from a cold sweat left standing in the room with no windows, no windows or doors! i couldn't believe the air, nor the doorman who told me, "there is nothing today." agape, my mouth, a dry film of silt coating my teeth. i walked out into the night air, the chill flush through my veins, and pulled tight my coat. the moon juice reflected dripped off the branches of oak trees stretching menacingly to the black blanket abyss of uncertainty. i called my carriage and when it came around i stepped into pitch, and a burning sensation filled the box. my driver turned, "where to, sir, on this night?" i pondered what these trees meant, these sighs, hoofmarks on the stone. "calvary rd. northwest," i offered. it didn't matter, really. the clop of hoofs on the cobblestones beneath.
* * *
there wasn't anything striking about her face, but she carried her lace-cloaked frame with an air strong enough to knock you into the wind.
"Sir," she said quietly, "please come in."
I took off my hat and transferred from stone to glazed wood and porcelin, oriental rugs, and heat. the butler came to take my coat.
"Please sit," she told me, and I folded my tired frame into a loveseat, and was soon enveloped in velvet.
"When you told me about my father, I had to stop and think, "what a curious thing to say! 'so and so does not exist any longer, is not breathing. has expired.' she was gently stoic, and i took tea to keep my breath from escaping me too rapidly.
"I am sorry. Your father was a good friend of mine and a great man."
"Yes," she said, narrowing her eyes and taking a sip from the delicate porcelin cup she held with two fingers. She sat back, and lit a cigarette. "It is curious, though, his death. how you found him? i was not close with my father. I imagine if I was I would much more horrified indeed."
"It was a terrible accident," I said. I felt a quiver in my voice but swallowed it with another taste of tea.
Madam Bogart leaned in. "Tell me," she said "tell me again how it happened. I figure I should know, if I should be forced to explain how my father..."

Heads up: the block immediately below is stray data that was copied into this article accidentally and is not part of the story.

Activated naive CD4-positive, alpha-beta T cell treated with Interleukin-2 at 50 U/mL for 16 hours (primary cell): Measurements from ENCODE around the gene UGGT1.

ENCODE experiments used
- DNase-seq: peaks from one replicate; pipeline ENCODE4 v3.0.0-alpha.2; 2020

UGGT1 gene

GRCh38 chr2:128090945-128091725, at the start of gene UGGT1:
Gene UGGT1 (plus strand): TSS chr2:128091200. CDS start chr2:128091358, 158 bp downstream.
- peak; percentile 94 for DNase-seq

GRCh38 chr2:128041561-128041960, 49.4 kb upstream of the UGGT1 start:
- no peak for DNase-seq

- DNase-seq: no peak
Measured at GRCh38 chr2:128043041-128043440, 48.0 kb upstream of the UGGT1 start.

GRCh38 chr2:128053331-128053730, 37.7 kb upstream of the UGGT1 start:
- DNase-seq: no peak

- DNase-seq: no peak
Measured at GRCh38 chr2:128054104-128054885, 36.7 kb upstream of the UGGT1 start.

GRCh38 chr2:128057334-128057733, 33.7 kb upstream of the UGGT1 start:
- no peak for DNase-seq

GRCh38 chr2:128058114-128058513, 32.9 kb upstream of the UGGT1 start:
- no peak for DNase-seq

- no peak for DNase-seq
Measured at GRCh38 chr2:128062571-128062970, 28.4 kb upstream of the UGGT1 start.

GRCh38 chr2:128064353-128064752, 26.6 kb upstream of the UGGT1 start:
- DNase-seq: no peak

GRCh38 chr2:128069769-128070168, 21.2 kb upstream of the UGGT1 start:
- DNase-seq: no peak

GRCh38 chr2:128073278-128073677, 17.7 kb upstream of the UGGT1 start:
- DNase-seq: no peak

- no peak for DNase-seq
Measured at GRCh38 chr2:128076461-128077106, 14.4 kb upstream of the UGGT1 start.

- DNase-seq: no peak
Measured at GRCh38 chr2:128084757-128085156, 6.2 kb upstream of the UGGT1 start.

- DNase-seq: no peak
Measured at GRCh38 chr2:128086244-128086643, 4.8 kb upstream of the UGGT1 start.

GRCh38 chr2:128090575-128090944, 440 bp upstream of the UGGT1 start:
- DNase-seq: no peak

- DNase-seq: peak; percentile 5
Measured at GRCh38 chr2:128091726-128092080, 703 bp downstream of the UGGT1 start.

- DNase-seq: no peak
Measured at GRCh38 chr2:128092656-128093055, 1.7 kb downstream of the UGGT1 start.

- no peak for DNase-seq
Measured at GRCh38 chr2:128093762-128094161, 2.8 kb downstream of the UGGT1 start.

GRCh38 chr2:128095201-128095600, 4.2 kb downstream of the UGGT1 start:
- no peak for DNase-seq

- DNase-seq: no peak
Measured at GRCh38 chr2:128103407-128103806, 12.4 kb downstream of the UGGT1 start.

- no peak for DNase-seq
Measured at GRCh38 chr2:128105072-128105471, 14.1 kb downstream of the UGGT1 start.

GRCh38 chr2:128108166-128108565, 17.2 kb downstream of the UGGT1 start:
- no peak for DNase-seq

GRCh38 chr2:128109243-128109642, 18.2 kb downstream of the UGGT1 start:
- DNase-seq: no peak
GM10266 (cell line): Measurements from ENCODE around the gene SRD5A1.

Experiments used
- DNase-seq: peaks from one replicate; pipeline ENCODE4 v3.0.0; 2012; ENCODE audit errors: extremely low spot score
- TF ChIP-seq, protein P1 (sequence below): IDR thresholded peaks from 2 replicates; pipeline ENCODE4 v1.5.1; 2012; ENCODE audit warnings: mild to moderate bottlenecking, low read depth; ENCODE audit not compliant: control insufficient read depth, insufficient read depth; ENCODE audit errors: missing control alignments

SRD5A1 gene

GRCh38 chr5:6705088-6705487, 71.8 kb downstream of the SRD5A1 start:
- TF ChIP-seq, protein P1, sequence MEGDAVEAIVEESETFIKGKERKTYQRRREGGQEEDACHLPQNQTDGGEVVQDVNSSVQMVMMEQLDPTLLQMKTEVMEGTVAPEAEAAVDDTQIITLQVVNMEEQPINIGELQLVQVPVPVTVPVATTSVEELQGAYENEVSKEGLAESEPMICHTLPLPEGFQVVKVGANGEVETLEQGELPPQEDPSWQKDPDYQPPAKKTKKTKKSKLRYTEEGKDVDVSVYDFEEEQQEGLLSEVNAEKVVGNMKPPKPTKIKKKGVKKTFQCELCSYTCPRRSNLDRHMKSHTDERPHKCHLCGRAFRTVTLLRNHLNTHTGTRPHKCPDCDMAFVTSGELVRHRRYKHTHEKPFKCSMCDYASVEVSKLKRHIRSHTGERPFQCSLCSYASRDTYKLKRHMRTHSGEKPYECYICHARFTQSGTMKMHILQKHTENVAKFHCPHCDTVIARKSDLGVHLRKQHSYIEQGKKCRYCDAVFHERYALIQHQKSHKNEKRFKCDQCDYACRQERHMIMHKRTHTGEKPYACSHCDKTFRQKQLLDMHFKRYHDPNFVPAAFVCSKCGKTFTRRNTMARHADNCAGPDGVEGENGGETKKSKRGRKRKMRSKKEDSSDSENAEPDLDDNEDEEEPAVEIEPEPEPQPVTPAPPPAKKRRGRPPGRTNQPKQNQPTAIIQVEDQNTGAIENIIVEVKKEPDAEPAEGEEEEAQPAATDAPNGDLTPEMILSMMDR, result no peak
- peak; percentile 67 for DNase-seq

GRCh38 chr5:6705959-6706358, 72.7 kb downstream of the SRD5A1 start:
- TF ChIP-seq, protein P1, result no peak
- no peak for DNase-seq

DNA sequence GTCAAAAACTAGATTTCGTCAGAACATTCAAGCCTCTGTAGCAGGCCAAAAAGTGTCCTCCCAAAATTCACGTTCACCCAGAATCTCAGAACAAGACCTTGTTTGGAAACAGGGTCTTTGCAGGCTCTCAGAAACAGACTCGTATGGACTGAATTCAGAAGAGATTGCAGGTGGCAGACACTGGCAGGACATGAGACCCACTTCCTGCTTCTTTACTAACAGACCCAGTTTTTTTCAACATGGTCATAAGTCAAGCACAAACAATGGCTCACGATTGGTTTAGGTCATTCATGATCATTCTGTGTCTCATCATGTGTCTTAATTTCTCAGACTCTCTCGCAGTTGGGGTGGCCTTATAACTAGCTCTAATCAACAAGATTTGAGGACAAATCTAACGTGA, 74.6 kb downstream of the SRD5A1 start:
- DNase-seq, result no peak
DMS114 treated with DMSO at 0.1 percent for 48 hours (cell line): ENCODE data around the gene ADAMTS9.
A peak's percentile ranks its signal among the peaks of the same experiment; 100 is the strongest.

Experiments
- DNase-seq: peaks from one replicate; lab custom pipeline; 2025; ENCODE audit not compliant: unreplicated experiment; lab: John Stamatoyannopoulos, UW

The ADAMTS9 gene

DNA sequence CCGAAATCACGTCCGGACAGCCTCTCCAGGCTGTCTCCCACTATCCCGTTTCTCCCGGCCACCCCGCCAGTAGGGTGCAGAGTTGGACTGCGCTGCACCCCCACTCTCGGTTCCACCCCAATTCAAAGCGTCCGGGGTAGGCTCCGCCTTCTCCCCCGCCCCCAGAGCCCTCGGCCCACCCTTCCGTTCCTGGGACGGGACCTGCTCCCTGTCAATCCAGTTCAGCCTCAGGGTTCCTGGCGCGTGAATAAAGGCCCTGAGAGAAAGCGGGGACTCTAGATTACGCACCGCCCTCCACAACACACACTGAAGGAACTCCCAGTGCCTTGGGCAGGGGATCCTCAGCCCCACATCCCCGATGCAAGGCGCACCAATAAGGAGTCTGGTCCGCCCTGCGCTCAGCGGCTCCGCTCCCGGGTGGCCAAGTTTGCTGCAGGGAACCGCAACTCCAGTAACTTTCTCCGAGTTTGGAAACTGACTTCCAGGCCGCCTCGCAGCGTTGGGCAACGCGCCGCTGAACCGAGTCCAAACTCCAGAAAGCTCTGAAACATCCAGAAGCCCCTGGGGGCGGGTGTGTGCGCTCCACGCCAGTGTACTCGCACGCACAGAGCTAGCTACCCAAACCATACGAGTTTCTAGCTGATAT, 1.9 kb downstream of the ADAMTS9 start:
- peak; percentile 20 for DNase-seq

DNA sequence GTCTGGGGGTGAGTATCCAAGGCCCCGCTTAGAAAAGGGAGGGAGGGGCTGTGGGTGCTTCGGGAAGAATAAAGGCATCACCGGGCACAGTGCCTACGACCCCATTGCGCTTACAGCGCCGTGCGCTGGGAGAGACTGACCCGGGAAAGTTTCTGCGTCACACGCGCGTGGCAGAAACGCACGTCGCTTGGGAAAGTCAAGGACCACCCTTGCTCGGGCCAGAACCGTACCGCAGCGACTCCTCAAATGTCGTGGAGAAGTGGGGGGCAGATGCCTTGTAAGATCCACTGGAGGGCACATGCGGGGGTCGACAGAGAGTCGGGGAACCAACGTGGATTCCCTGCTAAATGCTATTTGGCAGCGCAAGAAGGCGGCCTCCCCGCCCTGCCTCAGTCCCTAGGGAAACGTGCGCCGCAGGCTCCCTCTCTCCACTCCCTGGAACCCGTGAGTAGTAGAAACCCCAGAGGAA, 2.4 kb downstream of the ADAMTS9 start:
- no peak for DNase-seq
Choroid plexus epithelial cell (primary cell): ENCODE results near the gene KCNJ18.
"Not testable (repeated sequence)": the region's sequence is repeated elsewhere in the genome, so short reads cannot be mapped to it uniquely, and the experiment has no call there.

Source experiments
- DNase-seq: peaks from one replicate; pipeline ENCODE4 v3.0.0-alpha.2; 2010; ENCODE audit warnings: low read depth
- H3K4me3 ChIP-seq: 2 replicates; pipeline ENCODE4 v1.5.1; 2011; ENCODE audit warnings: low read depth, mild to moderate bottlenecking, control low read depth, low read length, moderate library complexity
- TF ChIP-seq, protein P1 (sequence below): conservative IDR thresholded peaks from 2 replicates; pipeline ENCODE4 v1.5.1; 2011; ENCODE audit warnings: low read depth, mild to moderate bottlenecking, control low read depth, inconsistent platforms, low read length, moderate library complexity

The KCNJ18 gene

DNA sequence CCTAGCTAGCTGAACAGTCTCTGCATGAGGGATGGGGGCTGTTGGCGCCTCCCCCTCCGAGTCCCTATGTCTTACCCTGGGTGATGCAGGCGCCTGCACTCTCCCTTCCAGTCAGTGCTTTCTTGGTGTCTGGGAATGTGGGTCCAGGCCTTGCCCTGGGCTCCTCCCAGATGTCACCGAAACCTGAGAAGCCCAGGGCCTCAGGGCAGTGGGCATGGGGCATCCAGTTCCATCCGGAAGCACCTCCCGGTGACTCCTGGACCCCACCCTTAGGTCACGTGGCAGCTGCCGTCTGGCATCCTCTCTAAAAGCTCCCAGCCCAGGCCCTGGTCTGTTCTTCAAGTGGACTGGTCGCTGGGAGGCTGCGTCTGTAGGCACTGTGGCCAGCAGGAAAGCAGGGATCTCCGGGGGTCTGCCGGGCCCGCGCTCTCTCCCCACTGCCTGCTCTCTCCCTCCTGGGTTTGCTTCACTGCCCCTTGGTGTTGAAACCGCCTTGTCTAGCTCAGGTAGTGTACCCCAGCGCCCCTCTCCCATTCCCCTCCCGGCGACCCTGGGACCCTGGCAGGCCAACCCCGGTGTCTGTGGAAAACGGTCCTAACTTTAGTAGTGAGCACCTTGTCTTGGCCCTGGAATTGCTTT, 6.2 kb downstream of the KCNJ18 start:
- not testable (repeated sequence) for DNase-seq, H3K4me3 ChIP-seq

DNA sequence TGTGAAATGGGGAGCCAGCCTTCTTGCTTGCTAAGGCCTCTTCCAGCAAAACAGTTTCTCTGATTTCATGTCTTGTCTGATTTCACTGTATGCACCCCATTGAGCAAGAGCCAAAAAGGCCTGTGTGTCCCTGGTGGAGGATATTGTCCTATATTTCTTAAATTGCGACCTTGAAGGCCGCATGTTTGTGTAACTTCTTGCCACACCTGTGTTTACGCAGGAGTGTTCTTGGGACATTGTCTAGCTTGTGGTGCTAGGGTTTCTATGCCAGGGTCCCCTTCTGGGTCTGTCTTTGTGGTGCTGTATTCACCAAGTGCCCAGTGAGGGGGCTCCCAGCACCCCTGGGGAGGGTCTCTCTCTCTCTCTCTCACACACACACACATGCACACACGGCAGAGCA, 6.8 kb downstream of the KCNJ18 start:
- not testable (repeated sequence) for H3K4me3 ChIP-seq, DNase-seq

A loud slam interrupted her sentence, and looking behind me I could see the front door had swung open by a whipping wind. It made me nervous, the unpredictability of nature.
* * *
If the dead had an army, they would surely conquer us by their sheer numbers. Many would exact revenge for wrongful deaths, murders, executions. Others would fix themselves on reuniting with those they had been torn away from. The older generation in these parts say the wind follows on the heels of those spirits looking for a portal through to this world. I don't believe any of it. I cannot; I would never sleep again.
The butler came and closed the door and bolted the latch (which had been bolted in the first place). Mme. Bogart never moved, but followed the door closing with her eyes.
"When I first met your father, we attended a lecture together given by the late Sir Edmund Hillary after he had made his first ascent of Mt. Everest. Your father was fascinated by the sport. He used to say, "A man who has conquered a mountain is no longer subject to the laws of men." He was a great admirirer of Sir Edmund, and when we had the chance to meet him after the lecture, your father wasted no time in asking Hillary how he might join the ranks of men such as himself. Sir Edmund revealed a queer smile and laughed to himself before answering him. "It's quite simple, really. You have to live!" Unfortunately, Madame, your father was unable to do so against the wretched forces of nature."
Mme. Bogart stared at me with fixed eyes for a time, with uncomfortably rapt attention. "Yes, nature is a bit of a freak thing, don't you think Sir Lawrence?" She stubbed out her cigarette and left the room.